With barely a month to go until the midterm elections, and President Obama's coattails looking more and more like a lead weight, vulnerable Democrats across the country are turning to former President Bill Clinton to appeal to red-state voters. And some analysts are calling on him to do even more. Here's Brent Budowsky at The Hill:
My advice to the Democratic Party for the close of the midterm elections would be for Clinton to tape a series of 3- to 5-minute videos supporting top Democratic Senate candidates, in addition to personally campaigning for them. [...]
[T]he party should bring the appealing and optimistic Clinton message to the widest circle of voters in the largest number of states. It could be a decisive advantage for Democrats that the most believable political referee in the nation supports the plays of the home team in the closing minutes of a tie game. [The Hill]
This isn't the first time Democrats have looked to Bubba to bail them out. After all, it was the "explainer in chief" who seemed to make the argument for President Obama's re-election better than anyone — remember that stemwinder at the 2012 convention? — and if the Democrats are able to preserve their Senate majority in 2014, Bill Clinton will once again deserve much of the credit.
Next week, Clinton will return to Arkansas to headline a series of rallies for several candidates, including Democratic Sen. Mark Pryor, who is attempting to fend off a tough challenge from GOP Rep. Tom Cotton. Mounting evidence indicates that Pryor is in deep trouble, with most polls showing Cotton narrowly ahead. But Clinton's potential appeal in Arkansas is even stronger than elsewhere: After all, he was governor for a dozen years, and the state is home to his presidential library. (And as Patricia Murphy notes, he has an additional incentive: "Winning in November would not only mean victory for his friends, but also for his own legacy, preserving the brand of Southern progressive politics he has championed and installing Clinton allies in important statewide slots ahead of a potential 2016 presidential bid for Hillary Clinton.")
So an all-Bill, all-the-time strategy is a no-brainer for Dems and the Clintons, right? Well, not necessarily.
First, Clinton can't necessarily just deliver Arkansas. He couldn't do it for Al Gore in 2000. And he campaigned hard for then-Sen. Blanche Lincoln in 2010 — even appearing in a hard-hitting campaign ad for her. She got crushed by 20 points.
Look no one believes Pryor will lose by such a wide margin. But Lincoln's loss should put the Clinton visit in context.
Still, as Todd Purdum at Politico Magazine recently noted, "There is more demand for Bill Clinton on the campaign trail than for any other single figure in either party — including President Obama."
And the fact that President Clinton — once mired in scandal himself, once shunned by his own party — has emerged as the most sought after surrogate is quite noteworthy. Today, Mark Pryor might want to distance himself from Barack Obama, but a dozen years ago, he was distancing himself from Bill Clinton.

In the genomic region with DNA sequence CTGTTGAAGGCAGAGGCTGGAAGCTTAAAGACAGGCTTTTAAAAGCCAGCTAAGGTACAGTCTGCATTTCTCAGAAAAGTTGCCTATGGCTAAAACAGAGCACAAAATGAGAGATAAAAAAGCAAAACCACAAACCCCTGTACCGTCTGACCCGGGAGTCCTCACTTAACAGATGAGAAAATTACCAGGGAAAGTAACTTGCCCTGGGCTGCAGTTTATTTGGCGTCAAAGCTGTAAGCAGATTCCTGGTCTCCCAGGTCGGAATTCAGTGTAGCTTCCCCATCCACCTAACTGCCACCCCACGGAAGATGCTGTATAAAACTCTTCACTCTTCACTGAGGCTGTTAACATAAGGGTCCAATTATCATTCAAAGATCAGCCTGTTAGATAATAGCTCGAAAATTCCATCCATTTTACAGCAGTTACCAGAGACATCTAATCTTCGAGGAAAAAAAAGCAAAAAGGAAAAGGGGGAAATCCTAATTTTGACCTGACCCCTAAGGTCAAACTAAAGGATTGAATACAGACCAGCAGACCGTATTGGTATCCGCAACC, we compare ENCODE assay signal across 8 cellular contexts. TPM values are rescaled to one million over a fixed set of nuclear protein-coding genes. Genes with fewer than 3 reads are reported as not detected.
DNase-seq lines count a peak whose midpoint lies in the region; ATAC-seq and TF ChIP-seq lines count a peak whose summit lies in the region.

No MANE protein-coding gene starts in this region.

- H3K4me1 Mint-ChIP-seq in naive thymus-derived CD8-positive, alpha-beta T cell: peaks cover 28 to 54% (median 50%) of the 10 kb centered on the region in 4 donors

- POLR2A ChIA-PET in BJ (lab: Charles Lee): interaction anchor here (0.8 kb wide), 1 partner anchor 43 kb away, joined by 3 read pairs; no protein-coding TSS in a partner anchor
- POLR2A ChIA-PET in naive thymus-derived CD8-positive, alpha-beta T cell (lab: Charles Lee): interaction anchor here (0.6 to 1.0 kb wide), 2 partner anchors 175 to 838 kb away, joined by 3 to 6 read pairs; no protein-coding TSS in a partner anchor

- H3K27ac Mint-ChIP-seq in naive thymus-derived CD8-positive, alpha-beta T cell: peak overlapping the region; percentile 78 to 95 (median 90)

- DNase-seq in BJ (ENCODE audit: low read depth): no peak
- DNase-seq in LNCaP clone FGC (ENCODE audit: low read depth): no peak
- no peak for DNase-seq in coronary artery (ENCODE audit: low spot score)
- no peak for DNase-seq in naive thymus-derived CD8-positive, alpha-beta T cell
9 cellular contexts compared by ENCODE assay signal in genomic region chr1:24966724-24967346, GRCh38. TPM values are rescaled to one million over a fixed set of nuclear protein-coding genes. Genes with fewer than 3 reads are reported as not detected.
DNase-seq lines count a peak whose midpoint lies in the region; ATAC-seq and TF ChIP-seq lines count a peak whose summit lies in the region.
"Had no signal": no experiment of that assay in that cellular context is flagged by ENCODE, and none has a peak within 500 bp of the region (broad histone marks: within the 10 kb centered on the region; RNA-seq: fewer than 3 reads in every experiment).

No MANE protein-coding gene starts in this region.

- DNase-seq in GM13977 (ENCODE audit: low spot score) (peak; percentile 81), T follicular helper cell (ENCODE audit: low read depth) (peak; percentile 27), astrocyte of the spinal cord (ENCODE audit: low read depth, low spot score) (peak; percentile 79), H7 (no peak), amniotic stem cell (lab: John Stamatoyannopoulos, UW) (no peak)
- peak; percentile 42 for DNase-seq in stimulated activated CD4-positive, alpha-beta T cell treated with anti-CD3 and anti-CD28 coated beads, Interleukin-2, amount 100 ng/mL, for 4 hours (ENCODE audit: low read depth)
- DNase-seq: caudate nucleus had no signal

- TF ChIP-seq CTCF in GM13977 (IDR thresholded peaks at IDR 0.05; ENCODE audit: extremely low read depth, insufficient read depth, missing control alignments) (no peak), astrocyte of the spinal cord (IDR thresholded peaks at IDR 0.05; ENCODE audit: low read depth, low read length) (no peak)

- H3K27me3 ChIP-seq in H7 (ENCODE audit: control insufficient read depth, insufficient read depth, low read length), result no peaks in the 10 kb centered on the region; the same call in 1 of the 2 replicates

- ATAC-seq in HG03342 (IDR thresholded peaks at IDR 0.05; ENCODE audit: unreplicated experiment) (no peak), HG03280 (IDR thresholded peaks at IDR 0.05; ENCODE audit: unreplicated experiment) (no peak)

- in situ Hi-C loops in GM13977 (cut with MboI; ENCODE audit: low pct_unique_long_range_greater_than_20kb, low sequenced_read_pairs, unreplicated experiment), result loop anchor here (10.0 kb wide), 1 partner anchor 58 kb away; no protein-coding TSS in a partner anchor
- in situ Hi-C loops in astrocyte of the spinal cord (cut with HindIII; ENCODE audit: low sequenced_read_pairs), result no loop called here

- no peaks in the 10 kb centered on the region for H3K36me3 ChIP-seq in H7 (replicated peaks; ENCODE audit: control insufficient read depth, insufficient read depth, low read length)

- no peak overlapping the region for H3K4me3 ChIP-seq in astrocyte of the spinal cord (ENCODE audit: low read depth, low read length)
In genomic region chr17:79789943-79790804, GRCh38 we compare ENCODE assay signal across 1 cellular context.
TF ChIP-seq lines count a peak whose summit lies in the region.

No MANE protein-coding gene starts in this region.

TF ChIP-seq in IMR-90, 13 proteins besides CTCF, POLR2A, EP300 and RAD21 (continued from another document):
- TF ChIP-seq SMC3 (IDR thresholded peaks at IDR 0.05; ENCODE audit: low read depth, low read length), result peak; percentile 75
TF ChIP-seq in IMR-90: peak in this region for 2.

During his 2002 race, Pryor was benefiting from running against an opponent (then-Sen. Tim Hutchinson) who was plagued by an adultery scandal. Pryor (who is now divorced) was trying to usurp the "family values" mantle. Thus, he sought to keep his distance from (you guessed it!) Bill Clinton.
A 2002 news report noted that Pryor "studiously avoided appearing at any of the Democratic fundraising events that former President and Arkansas Gov. Bill Clinton has headlined in the state this year, including a get-out-the-vote rally earlier this week." One news report from the time shows Pryor begging off a Clinton appearance, opting instead to do "debate prep." Another notes that Pryor waited to accept a speaking invitation alongside Clinton until after the programs had been printed, so he wouldn't be listed as a speaker. As Jeff Zeleny noted at the time, "In Clinton's home state of Arkansas, a Democratic candidate for Senate declined to appear publicly with him late last month. Clinton's former chief of staff, running for Senate in North Carolina, has also made it clear that he wants his old boss nowhere near his race."
So what's changed? Obviously, the passage of time has healed some wounds. You could also argue that the nation's changing views on social issues and cultural mores helps. And, of course, there's the fact that Bill Clinton is an incredibly gifted and likable politician.
It's strategic, too. I recently interviewed Daniel Halper about his book Clinton, Inc.: The Audacious Rebuilding of a Political Machine. As the title suggests, the Clintons have assiduously plotted this comeback by taking proactive steps, including the building of a post-presidential philanthropic infrastructure, wooing former enemies, and, as Halper puts it, "seducing the Bushes."
Whether or not Bill Clinton can pull Pryor or other red-state Democrats across the finish line remains to be seen. But the very fact that he's the one they now turn to — having shunned him a dozen years ago — is, itself, a big story. Guess we know why they call him the "comeback kid."